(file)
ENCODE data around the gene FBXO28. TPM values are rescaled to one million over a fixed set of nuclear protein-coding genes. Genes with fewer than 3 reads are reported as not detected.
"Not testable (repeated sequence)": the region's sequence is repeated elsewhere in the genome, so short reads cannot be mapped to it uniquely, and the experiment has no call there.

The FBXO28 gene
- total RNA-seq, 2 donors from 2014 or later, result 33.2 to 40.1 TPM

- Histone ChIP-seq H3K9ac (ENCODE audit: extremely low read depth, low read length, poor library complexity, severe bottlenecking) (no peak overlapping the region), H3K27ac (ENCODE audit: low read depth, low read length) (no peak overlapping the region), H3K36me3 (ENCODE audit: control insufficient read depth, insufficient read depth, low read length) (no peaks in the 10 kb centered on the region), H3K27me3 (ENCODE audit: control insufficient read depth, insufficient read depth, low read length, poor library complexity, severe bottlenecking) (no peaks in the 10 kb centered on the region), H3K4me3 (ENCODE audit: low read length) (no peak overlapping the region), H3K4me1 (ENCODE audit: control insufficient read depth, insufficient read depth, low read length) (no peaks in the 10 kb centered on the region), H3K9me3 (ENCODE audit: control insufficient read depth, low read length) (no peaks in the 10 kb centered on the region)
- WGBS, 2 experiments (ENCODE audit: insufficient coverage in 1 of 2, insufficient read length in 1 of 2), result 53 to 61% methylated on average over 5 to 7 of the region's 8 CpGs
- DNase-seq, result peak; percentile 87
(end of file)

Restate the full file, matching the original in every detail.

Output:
ENCODE data around the gene FBXO28. TPM values are rescaled to one million over a fixed set of nuclear protein-coding genes. Genes with fewer than 3 reads are reported as not detected.
"Not testable (repeated sequence)": the region's sequence is repeated elsewhere in the genome, so short reads cannot be mapped to it uniquely, and the experiment has no call there.

The FBXO28 gene
- total RNA-seq, 2 donors from 2014 or later, result 33.2 to 40.1 TPM

- Histone ChIP-seq H3K9ac (ENCODE audit: extremely low read depth, low read length, poor library complexity, severe bottlenecking) (no peak overlapping the region), H3K27ac (ENCODE audit: low read depth, low read length) (no peak overlapping the region), H3K36me3 (ENCODE audit: control insufficient read depth, insufficient read depth, low read length) (no peaks in the 10 kb centered on the region), H3K27me3 (ENCODE audit: control insufficient read depth, insufficient read depth, low read length, poor library complexity, severe bottlenecking) (no peaks in the 10 kb centered on the region), H3K4me3 (ENCODE audit: low read length) (no peak overlapping the region), H3K4me1 (ENCODE audit: control insufficient read depth, insufficient read depth, low read length) (no peaks in the 10 kb centered on the region), H3K9me3 (ENCODE audit: control insufficient read depth, low read length) (no peaks in the 10 kb centered on the region)
- WGBS, 2 experiments (ENCODE audit: insufficient coverage in 1 of 2, insufficient read length in 1 of 2), result 53 to 61% methylated on average over 5 to 7 of the region's 8 CpGs
- DNase-seq, result peak; percentile 87